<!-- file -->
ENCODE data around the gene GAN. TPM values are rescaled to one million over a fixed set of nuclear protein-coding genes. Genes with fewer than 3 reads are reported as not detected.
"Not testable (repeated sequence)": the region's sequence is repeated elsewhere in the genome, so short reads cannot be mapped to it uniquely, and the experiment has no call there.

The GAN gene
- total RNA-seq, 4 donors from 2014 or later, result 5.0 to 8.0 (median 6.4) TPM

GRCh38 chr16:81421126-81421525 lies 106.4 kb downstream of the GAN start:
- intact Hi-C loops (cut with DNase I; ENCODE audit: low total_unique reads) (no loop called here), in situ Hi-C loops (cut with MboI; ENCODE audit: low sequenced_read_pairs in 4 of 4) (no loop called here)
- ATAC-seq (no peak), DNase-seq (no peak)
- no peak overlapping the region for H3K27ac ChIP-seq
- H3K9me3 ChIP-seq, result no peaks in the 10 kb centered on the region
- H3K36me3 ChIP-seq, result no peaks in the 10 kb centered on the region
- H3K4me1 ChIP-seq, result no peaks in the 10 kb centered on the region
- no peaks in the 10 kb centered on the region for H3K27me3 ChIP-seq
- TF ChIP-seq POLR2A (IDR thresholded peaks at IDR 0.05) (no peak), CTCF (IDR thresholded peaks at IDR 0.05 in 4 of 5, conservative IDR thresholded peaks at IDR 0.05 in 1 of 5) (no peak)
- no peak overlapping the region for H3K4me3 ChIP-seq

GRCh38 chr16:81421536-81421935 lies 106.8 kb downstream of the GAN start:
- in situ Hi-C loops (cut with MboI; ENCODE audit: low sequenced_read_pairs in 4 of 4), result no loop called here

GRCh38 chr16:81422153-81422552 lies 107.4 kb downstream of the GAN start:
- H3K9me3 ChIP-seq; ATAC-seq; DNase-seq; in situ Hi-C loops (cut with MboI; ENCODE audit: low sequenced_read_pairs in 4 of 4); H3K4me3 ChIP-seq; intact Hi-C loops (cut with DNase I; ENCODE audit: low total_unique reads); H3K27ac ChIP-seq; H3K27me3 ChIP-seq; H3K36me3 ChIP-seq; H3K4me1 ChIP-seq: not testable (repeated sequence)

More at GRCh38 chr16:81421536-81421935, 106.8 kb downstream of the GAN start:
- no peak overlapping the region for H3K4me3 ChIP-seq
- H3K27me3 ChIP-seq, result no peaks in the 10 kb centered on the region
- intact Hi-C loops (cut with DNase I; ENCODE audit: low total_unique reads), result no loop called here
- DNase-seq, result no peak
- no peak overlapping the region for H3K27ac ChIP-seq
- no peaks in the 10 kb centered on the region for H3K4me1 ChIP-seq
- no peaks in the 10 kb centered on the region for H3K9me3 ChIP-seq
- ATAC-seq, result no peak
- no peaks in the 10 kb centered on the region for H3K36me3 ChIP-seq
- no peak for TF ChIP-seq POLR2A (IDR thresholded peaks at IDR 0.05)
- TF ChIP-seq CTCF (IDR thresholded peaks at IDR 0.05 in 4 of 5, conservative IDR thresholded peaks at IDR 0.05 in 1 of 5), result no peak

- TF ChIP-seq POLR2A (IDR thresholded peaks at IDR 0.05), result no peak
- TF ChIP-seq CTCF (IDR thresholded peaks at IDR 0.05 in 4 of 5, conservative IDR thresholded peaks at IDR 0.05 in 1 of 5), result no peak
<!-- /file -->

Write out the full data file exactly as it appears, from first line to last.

ENCODE data around the gene GAN. TPM values are rescaled to one million over a fixed set of nuclear protein-coding genes. Genes with fewer than 3 reads are reported as not detected.
"Not testable (repeated sequence)": the region's sequence is repeated elsewhere in the genome, so short reads cannot be mapped to it uniquely, and the experiment has no call there.

The GAN gene
- total RNA-seq, 4 donors from 2014 or later, result 5.0 to 8.0 (median 6.4) TPM

GRCh38 chr16:81421126-81421525 lies 106.4 kb downstream of the GAN start:
- intact Hi-C loops (cut with DNase I; ENCODE audit: low total_unique reads) (no loop called here), in situ Hi-C loops (cut with MboI; ENCODE audit: low sequenced_read_pairs in 4 of 4) (no loop called here)
- ATAC-seq (no peak), DNase-seq (no peak)
- no peak overlapping the region for H3K27ac ChIP-seq
- H3K9me3 ChIP-seq, result no peaks in the 10 kb centered on the region
- H3K36me3 ChIP-seq, result no peaks in the 10 kb centered on the region
- H3K4me1 ChIP-seq, result no peaks in the 10 kb centered on the region
- no peaks in the 10 kb centered on the region for H3K27me3 ChIP-seq
- TF ChIP-seq POLR2A (IDR thresholded peaks at IDR 0.05) (no peak), CTCF (IDR thresholded peaks at IDR 0.05 in 4 of 5, conservative IDR thresholded peaks at IDR 0.05 in 1 of 5) (no peak)
- no peak overlapping the region for H3K4me3 ChIP-seq

GRCh38 chr16:81421536-81421935 lies 106.8 kb downstream of the GAN start:
- in situ Hi-C loops (cut with MboI; ENCODE audit: low sequenced_read_pairs in 4 of 4), result no loop called here

GRCh38 chr16:81422153-81422552 lies 107.4 kb downstream of the GAN start:
- H3K9me3 ChIP-seq; ATAC-seq; DNase-seq; in situ Hi-C loops (cut with MboI; ENCODE audit: low sequenced_read_pairs in 4 of 4); H3K4me3 ChIP-seq; intact Hi-C loops (cut with DNase I; ENCODE audit: low total_unique reads); H3K27ac ChIP-seq; H3K27me3 ChIP-seq; H3K36me3 ChIP-seq; H3K4me1 ChIP-seq: not testable (repeated sequence)

More at GRCh38 chr16:81421536-81421935, 106.8 kb downstream of the GAN start:
- no peak overlapping the region for H3K4me3 ChIP-seq
- H3K27me3 ChIP-seq, result no peaks in the 10 kb centered on the region
- intact Hi-C loops (cut with DNase I; ENCODE audit: low total_unique reads), result no loop called here
- DNase-seq, result no peak
- no peak overlapping the region for H3K27ac ChIP-seq
- no peaks in the 10 kb centered on the region for H3K4me1 ChIP-seq
- no peaks in the 10 kb centered on the region for H3K9me3 ChIP-seq
- ATAC-seq, result no peak
- no peaks in the 10 kb centered on the region for H3K36me3 ChIP-seq
- no peak for TF ChIP-seq POLR2A (IDR thresholded peaks at IDR 0.05)
- TF ChIP-seq CTCF (IDR thresholded peaks at IDR 0.05 in 4 of 5, conservative IDR thresholded peaks at IDR 0.05 in 1 of 5), result no peak

- TF ChIP-seq POLR2A (IDR thresholded peaks at IDR 0.05), result no peak
- TF ChIP-seq CTCF (IDR thresholded peaks at IDR 0.05 in 4 of 5, conservative IDR thresholded peaks at IDR 0.05 in 1 of 5), result no peak